United States District Court for the Eastern District of Louisiana, July 28, 2022
As previously reported in the Asbestos Case Tracker, decedent Callen Cortez alleged direct occupational exposure to asbestos, as well as take-home exposure from his father’s and brother’s work. As pertinent to this motion, the decedent’s father was an insulator for B&B Engineering and Supply Company from 1966 until 1968. The insurer of B&B moved for summary judgment on four grounds.
The insurer first argued that it had no duty of care to the decedent as OSHA promulgated its first standard regarding take-home exposure in 1972. However, the plaintiff pointed to standards showing take-home exposure as potentially dangerous as early as 1943. The plaintiff also pointed to case law finding a duty in this circumstance, which the court deemed enough to deny the insurer’s motion on this issue. Further, plainitiff’s expert Gerard Baril opined that B&B did not take protective measures or provide appropriate warning information to its employees. As such, there remains an issue of fact as to whether B&B breached a duty of care to the decedent and denied this portion of the insurer’s motion.
In addition, the court denied the insurer’s motion as to the applicability of Louisiana Civil Code article 2317. “To establish strict liability under article 2317, a plaintiff must show that: (1) the thing which caused the damage was in the care, custody and control of the defendant; (2) the thing had a vice or defect which created an unreasonable risk of harm; and (3) the injuries were caused by this defect.” The court noted that B&B employed persons like the decedent’s father to install insulation products that B&B supplied. The decedent testified that his father would return home after work “covered in asbestos dust.” In addition, the plaintiff’s medical expert “testified that [Decedent’s] exposures from his father’s employment at B&B were a significant contributing factor in the development of [Decedent’s] mesothelioma.”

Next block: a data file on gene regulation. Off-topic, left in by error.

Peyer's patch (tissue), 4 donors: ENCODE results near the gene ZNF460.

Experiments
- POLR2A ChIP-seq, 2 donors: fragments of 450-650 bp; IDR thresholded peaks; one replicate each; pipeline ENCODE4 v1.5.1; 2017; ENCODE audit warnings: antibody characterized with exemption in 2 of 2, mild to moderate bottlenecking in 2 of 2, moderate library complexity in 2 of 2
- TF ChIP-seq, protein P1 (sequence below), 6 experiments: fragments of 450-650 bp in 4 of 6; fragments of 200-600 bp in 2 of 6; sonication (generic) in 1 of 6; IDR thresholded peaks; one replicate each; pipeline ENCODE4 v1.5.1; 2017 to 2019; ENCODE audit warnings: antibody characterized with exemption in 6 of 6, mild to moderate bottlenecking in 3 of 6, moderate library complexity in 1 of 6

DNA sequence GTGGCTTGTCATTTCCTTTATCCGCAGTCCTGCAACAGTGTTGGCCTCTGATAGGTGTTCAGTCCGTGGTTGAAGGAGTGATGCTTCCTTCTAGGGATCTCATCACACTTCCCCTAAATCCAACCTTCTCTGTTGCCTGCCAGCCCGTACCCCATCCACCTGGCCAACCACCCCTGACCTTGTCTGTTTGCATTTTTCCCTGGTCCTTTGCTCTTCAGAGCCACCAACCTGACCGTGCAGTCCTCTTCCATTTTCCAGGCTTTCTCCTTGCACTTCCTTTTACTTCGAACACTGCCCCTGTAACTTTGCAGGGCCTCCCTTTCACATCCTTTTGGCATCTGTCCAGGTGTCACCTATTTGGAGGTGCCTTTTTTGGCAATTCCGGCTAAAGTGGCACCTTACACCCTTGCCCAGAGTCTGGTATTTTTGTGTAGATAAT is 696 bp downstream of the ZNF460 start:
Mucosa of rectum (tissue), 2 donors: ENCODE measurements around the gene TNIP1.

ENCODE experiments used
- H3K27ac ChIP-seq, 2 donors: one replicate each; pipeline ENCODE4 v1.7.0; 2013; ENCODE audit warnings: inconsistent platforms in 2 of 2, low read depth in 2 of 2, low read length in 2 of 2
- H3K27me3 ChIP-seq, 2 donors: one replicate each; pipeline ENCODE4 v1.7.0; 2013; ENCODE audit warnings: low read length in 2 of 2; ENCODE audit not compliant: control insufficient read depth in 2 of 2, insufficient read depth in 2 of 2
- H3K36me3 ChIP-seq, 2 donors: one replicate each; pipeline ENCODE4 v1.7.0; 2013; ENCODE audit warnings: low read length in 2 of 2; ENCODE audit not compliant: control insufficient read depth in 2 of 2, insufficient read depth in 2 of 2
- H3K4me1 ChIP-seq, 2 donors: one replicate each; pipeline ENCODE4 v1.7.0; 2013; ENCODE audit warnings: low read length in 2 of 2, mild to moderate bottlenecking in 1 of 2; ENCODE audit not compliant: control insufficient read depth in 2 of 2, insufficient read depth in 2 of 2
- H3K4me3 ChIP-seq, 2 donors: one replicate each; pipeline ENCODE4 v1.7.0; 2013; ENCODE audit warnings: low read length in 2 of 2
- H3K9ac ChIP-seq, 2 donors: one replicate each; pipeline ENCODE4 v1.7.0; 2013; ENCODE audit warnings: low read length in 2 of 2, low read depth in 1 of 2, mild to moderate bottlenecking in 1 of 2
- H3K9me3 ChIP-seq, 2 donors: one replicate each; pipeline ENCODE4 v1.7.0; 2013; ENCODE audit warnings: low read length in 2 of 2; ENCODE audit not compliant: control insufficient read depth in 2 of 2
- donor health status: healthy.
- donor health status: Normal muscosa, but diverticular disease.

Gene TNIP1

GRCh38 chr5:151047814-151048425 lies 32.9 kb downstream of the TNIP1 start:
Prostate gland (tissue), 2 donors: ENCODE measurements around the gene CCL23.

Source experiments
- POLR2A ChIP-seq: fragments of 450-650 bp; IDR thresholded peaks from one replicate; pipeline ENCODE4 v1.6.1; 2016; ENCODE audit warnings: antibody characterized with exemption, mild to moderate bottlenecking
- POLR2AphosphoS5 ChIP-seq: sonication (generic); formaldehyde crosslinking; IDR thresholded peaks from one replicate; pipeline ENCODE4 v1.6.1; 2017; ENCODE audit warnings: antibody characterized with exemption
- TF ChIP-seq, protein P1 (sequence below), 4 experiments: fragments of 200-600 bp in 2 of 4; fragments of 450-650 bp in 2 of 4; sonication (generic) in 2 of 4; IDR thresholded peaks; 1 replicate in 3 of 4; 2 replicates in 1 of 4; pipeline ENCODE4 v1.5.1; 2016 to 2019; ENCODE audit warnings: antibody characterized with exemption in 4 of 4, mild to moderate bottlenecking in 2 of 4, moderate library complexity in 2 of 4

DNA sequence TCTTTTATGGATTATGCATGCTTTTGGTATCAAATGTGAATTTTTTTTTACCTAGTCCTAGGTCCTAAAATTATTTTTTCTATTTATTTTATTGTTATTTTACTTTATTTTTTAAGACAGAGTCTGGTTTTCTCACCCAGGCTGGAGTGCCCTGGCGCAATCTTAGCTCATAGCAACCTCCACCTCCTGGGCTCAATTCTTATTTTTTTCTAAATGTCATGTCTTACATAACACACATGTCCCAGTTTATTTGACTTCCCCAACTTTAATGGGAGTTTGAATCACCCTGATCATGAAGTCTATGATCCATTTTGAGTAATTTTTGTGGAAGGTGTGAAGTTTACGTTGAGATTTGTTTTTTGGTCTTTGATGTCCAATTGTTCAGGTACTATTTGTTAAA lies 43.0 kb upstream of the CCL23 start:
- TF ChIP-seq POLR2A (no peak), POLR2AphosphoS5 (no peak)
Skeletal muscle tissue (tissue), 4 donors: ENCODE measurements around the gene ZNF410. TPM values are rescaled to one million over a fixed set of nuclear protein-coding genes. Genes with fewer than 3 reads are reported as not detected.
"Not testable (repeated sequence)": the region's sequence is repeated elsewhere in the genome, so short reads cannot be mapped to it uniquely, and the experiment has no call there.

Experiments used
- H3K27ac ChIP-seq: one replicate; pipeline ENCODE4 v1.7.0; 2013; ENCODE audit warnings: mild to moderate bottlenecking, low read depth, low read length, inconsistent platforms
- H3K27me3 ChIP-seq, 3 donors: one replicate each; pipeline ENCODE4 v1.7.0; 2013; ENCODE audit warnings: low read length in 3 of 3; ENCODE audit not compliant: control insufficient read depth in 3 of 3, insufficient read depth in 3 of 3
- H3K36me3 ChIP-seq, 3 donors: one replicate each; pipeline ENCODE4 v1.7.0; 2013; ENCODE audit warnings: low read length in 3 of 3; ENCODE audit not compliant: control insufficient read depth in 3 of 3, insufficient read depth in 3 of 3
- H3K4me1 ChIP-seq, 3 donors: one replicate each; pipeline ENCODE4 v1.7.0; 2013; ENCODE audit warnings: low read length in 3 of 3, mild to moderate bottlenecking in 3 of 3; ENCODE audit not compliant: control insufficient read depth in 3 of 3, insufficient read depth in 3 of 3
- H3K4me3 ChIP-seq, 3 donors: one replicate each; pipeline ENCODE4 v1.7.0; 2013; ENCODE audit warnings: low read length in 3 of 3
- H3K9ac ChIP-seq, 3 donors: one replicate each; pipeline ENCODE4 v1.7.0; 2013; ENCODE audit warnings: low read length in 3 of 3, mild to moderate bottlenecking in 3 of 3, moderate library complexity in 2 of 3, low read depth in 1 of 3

However, the court did grant the portion of the insurer’s motion regarding whether B&B was a professional vendor of asbestos. “In order to be held liable as a professional vendor, a seller must: (1) hold a ‘product out to the public as its own’ and (2) operate with the requisite ‘size, volume, and merchandising practices,’ such that the firm is presumed to know the defects of its wares.” The court found that “[t]here is no evidence of re-packaging by BB or of advertising or merchandising practices suggesting that BB held out the brand name products of others as its own.” In addition, “plaintiffs have not produced evidence that B&B sold asbestos material on the scale necessary to be deemed a professional vendor.” Thus, the court denied in part and granted in part the insurer’s motion for summary judgment.
Read the full decision here